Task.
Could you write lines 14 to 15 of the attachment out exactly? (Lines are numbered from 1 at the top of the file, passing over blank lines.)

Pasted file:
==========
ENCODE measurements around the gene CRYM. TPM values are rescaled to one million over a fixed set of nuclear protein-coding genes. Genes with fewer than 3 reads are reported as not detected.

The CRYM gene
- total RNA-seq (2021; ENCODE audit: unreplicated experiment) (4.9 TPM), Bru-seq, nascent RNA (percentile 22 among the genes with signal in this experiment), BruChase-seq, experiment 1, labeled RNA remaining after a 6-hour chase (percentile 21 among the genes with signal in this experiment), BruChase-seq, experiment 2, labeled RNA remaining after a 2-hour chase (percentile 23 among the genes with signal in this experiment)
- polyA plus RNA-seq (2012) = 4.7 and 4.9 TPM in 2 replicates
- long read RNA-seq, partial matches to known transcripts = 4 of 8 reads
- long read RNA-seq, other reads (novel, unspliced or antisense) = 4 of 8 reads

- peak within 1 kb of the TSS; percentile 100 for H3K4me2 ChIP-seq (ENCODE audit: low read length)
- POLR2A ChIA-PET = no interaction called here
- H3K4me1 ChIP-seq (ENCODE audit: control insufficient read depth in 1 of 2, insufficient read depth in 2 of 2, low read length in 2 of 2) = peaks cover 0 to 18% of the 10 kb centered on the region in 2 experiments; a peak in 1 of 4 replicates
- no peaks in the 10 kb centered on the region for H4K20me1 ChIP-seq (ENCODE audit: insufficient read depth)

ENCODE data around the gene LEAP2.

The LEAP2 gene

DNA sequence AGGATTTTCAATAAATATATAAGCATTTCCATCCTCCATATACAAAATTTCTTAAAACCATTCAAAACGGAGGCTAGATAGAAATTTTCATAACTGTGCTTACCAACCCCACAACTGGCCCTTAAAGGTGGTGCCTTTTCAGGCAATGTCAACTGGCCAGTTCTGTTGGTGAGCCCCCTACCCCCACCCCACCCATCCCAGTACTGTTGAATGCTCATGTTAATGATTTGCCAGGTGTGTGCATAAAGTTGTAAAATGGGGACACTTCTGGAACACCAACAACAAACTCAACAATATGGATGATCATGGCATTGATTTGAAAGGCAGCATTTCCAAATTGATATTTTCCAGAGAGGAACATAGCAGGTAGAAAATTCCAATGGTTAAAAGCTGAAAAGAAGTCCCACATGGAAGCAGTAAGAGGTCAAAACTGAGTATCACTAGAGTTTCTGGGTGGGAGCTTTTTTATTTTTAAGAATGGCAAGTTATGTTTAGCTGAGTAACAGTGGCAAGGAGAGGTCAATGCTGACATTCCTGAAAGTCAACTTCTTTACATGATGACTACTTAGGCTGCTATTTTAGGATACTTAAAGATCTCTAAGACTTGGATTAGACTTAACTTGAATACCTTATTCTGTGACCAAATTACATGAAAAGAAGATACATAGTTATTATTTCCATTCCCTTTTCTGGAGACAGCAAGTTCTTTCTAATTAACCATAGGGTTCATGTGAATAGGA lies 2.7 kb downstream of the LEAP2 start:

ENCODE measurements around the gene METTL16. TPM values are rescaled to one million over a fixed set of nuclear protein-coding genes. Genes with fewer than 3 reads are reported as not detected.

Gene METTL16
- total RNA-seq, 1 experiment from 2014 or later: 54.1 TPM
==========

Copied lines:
ENCODE measurements around the gene METTL16. TPM values are rescaled to one million over a fixed set of nuclear protein-coding genes. Genes with fewer than 3 reads are reported as not detected.

Gene METTL16